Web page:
Nhlanhla Nene. Picture: FREDDY MAVUNDA

Nhlanhla Nene. Picture: FREDDY MAVUNDA

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FM Edition:

Economic transformation is not a dilemma exclusive to SA, former finance minister Nhlanhla Nene said at the launch of the Financial Mail’s 2016 edition of The Little Black Book last week.

Addressing about 200 members of SA’s black business elite, Nene pointed out that race wasn’t the only barrier to transformation.

"[The issue of] who rises to the top of any society to run its public- and private-sector institutions is one of the most enduring questions," he said.

In the US, for example, religious affiliation used to be a determining factor, as Protestants, particularly Episcopalians and Presbyterians, were far more likely than people of other faiths to rise to the top of the business world.

"Then higher education took over ... At the start of the 20th century half the top [US] executives [were people whose] fathers held middle-class jobs and another fifth [had] even more affluent heritages," said Nene. The result, he said, was that women and African Americans found themselves stuck at the bottom of the pyramid.

Now economic disadvantage is the biggest hurdle.

"In SA and many other countries disadvantages in income and education are sustained through generations ... today only an exceptional individual can break through the socioeconomic barrier band and rise to [a position of] business leadership," he said.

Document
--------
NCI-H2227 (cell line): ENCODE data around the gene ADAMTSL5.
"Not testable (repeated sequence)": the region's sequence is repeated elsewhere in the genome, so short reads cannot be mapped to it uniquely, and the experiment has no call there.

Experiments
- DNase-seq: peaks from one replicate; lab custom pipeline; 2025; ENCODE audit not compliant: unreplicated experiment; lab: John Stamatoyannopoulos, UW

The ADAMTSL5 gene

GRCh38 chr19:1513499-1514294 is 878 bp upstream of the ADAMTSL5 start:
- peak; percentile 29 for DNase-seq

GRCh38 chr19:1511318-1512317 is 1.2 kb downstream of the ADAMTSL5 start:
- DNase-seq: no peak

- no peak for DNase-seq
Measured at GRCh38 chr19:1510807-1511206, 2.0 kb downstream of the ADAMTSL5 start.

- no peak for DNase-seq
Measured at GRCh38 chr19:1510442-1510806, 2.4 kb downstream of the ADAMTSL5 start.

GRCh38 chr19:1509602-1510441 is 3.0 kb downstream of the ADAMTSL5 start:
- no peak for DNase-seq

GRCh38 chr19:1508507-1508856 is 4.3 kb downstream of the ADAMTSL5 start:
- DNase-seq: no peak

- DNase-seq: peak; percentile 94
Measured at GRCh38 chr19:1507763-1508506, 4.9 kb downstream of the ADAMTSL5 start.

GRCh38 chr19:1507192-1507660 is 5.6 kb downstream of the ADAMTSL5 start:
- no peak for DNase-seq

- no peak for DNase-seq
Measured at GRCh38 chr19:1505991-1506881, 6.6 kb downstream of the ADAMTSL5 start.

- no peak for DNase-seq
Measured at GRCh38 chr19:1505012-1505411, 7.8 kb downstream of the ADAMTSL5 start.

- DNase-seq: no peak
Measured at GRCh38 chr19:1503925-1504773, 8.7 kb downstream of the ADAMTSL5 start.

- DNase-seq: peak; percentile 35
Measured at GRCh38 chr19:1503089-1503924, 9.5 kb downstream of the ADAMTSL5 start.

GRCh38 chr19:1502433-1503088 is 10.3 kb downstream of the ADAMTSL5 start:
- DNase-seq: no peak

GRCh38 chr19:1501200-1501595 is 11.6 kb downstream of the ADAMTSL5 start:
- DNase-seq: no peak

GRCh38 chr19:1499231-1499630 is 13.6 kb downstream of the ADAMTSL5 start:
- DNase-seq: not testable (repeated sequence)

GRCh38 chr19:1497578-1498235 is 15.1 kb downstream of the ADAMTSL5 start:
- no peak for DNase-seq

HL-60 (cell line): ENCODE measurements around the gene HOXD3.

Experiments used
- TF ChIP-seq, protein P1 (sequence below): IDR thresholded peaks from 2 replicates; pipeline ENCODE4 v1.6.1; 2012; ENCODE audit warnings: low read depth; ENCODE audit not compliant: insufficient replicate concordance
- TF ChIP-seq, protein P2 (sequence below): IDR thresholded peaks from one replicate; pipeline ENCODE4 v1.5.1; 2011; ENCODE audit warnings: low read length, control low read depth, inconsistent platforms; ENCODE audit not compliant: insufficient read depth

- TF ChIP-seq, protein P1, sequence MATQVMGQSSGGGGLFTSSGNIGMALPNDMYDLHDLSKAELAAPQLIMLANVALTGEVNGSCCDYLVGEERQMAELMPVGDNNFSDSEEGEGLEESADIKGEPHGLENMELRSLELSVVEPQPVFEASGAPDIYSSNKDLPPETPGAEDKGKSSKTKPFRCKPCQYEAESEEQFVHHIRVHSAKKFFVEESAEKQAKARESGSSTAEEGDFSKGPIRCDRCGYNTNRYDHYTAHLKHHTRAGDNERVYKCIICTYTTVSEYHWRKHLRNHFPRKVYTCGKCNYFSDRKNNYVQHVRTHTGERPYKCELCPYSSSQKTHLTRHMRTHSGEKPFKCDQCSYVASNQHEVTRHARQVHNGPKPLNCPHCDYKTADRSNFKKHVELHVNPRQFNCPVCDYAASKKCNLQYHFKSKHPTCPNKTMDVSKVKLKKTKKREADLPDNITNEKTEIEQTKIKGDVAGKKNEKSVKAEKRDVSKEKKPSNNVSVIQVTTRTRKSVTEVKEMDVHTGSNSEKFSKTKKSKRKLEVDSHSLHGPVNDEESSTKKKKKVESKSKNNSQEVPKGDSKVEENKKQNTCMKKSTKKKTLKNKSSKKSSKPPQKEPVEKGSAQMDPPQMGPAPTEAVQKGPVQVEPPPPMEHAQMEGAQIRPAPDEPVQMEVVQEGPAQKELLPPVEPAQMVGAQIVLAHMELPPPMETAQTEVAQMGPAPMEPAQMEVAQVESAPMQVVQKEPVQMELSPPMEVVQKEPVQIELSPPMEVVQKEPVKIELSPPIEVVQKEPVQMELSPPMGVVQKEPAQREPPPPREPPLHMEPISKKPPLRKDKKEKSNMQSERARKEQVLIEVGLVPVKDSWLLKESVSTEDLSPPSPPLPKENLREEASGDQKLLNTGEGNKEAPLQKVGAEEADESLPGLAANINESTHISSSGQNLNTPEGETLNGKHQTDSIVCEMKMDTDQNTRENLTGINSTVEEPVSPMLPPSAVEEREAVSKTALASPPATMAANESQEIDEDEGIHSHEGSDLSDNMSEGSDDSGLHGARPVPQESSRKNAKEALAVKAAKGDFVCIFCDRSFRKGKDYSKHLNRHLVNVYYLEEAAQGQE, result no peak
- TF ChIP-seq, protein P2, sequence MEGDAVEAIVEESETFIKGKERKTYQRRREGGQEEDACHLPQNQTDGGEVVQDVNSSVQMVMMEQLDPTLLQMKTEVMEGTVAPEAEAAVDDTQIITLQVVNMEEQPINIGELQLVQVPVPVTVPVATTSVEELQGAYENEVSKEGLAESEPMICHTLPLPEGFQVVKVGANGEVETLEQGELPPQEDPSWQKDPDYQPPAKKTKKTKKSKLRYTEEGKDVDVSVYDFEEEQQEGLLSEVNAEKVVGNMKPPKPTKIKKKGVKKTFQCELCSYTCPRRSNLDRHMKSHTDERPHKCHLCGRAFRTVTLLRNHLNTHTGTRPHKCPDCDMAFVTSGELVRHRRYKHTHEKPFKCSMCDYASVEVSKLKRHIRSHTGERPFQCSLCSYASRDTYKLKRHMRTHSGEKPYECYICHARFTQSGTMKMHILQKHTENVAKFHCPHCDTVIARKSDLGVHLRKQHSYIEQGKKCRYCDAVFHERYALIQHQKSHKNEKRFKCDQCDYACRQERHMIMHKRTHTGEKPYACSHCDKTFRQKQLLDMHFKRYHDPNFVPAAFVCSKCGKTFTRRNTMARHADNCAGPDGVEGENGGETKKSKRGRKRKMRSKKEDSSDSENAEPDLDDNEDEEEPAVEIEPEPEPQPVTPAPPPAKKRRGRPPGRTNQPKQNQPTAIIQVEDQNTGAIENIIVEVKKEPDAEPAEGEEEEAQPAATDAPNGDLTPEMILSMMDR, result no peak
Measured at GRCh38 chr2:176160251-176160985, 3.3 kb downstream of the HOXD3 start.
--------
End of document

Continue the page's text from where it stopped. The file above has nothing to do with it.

The Little Black Book highlights nearly 150 people who have done just that — broken through such barriers. A third of them are women. These include Royal Bafokeng Holdings chair Monhla Hlahla and Plessey MD Zellah Fuphe. Their inclusion highlights the mark that black women are making at the top level of SA business, even if the numbers indicate that there is still a long way to go.

Though Nene’s message is not new, it carries weight in light of the 2016 employment equity report, which reveals that the racial profile of top management in SA remains overwhelmingly white and male.

Whites in the private sector account for 72.4% of all top management positions — compared with the public sector, which has 73.2% black representation.

Nene, whom President Jacob Zuma controversially replaced as finance minister with novice David Des van Rooyen in December, is now an adviser to Thebe Investment Corp and a nonexecutive director at investment management firm Allan Gray.